Sprint in the third quarter managed to pull off some healthy postpaid metrics, raking in 344,000 net postpaid net additions, $8.25 billion in net operating revenue, and $7.85 billion in wireless net operating revenues.
But lurking beneath that was another, less publicized metric: prepaid net losses totaling 427,000. And critics were quick to pounce, questioning the reliability of Sprint’s turnaround narrative in an environment that increasingly looks at prepaid and postpaid as a combined picture rather than separate entities.
It seems, however, Sprint is keenly aware of that figure.
Sprint CFO Tarek Robiatti addressed the carrier’s plans for prepaid at an investor conference on Monday, noting that market is a very competitive one and Sprint is planning a comeback. But, he said, prepaid isn’t just about subscriber numbers.
According to Robbiati, a very successful competitor has a prepaid churn rate between 3 percent and 4 percent, which he said means “the customer base of our competitor washes out, or half of it washes out, almost every year.”
“This isn’t about customer numbers. This is really around driving revenue and being very selective around the customers you acquire to make sure the customer investment that goes into driving the growth in prepaid is not inefficient,” Robbiati said.
Robbiati said there is “no silver bullet” to fix its prepaid standing and noted it will likely “take a bit of time” to see any changes, but indicated there is a plan.
“It’s a combination of revamping the value proposition, revamping the branding, revamping the distribution, revamping also our ability to be selective in segmenting and targeting customers that will get us there,” Robbiati said. “This will take a few quarters to play, but we are resolute that we’re going to be turning around our prepaid business because as my boss says, as Marcelo says, there’s no point in taking two steps forward in postpaid to have dilution in services and revenue growth in prepaid.”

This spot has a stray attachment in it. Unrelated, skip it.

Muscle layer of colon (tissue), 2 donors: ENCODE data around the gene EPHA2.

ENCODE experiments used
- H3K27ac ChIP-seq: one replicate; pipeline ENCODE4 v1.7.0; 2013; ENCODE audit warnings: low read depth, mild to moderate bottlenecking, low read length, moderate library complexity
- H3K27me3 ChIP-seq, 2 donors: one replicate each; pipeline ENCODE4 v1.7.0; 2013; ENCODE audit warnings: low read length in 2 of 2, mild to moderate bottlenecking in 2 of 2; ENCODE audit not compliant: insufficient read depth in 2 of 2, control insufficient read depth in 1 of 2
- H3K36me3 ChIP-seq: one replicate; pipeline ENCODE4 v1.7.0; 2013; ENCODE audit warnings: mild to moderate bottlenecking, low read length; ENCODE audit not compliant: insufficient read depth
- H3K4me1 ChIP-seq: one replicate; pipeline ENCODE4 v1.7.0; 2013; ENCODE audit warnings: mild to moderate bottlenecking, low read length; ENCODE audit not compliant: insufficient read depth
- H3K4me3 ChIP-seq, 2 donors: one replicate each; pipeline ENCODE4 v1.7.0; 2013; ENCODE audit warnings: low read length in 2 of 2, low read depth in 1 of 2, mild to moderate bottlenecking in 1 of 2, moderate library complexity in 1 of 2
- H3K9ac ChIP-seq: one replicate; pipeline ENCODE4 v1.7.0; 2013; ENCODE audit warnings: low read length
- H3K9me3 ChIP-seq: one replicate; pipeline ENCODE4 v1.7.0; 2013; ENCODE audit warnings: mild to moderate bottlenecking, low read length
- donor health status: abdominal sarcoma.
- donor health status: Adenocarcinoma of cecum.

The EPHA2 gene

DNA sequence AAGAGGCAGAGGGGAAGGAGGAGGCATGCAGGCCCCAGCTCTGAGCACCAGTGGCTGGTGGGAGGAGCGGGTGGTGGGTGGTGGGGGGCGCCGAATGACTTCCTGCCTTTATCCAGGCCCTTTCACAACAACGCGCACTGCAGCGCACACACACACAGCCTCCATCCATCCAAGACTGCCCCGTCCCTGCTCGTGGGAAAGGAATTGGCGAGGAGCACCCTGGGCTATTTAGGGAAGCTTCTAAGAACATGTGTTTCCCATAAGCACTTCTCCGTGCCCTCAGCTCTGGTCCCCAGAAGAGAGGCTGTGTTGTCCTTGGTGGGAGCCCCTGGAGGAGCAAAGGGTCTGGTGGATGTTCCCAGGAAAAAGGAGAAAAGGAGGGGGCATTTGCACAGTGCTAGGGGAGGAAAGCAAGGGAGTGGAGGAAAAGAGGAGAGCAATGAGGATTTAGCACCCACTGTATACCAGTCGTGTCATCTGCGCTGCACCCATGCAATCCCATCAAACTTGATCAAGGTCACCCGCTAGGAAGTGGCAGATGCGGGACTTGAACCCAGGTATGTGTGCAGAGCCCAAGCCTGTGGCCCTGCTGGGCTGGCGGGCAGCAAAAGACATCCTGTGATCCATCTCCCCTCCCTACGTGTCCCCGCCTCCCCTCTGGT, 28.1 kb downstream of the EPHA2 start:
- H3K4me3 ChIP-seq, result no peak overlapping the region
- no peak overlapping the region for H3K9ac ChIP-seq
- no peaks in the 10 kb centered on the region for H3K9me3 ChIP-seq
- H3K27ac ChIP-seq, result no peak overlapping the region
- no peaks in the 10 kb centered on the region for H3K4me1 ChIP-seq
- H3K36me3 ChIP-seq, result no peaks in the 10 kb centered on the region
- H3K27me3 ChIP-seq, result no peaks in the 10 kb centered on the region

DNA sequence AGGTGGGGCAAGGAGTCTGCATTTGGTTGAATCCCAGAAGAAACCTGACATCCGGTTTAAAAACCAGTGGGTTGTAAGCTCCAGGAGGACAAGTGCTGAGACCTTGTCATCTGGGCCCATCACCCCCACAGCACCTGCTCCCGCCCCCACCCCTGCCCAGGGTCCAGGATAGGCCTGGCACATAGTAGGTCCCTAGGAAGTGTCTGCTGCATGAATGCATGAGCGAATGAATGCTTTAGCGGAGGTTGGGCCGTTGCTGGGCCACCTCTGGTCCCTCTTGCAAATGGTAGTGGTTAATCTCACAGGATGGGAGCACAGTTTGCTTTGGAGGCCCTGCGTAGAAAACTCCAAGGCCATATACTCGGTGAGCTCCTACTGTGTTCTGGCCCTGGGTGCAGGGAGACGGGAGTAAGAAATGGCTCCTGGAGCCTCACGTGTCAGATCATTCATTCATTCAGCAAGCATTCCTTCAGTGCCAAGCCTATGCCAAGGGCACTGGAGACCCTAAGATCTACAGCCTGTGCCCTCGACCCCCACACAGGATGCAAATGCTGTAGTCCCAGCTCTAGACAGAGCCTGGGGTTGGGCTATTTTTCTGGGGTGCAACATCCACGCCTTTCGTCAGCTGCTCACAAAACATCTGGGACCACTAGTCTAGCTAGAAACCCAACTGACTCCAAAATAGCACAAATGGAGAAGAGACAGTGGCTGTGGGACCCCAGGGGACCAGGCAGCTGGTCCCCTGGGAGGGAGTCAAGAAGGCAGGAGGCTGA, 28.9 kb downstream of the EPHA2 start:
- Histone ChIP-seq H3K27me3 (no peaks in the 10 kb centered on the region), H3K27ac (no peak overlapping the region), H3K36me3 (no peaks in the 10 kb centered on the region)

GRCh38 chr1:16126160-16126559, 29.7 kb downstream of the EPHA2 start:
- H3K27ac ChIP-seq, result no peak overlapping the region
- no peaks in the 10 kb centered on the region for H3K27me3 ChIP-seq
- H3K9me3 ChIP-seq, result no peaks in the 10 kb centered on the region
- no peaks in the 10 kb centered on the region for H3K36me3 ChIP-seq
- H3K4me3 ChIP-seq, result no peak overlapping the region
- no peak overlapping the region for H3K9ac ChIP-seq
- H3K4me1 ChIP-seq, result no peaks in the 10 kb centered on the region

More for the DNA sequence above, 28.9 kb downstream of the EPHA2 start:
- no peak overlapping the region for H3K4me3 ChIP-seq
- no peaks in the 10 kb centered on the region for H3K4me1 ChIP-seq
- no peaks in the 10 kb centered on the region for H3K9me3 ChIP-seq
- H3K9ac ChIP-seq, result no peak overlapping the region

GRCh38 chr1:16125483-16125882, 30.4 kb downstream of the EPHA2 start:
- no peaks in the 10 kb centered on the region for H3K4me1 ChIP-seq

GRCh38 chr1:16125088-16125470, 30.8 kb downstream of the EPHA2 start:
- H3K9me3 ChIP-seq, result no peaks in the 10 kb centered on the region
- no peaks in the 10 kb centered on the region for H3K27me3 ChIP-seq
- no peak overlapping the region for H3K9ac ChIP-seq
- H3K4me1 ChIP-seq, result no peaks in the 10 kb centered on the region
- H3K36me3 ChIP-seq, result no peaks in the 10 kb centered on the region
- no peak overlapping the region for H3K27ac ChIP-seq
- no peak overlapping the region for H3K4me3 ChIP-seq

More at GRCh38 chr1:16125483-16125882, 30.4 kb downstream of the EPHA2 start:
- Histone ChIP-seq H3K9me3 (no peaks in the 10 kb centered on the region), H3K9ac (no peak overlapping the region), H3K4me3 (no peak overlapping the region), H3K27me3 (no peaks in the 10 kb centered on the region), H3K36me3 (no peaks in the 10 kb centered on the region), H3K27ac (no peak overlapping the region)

Sprint’s move to revitalize its prepaid services comes amid a broader industry shift to get serious about prepaid and treat pre- and postpaid as two parts of one whole.
In the third quarter, dominant prepaid players T-Mobile and AT&T’s Cricket and GoPhone brands raked in 684,000 and 304,000 prepaid net additions, respectively.
Last month, longtime prepaid slacker Verizon also put on its game face with the addition of new prepaid tiers offering 5 GB of data for $50 per month and 10 GB of data for $70 per month – targeting subscribers in T-Mobile and Cricket’s most popular buckets.
Back in July, Sprint shifted the headquarters of its Virgin Mobile prepaid brand from New Jersey closer to home in Kansas City ahead of plans for a relaunch.
Sprint hasn’t yet given any details of what the Virgin Mobile makeover will entail – and Robbiati didn’t say Sprint’s prepaid makeover would include the brand – but the carrier has noted the changes at Virgin will “challenge the status quo by providing services beyond just talk, text, and data access” and “launch groundbreaking, best-in-class services.”
Does Sprint have what it takes to go head to head with T-Mobile and Cricket? We’ll have to wait and see, but it’s clear they’re not giving up without a fight.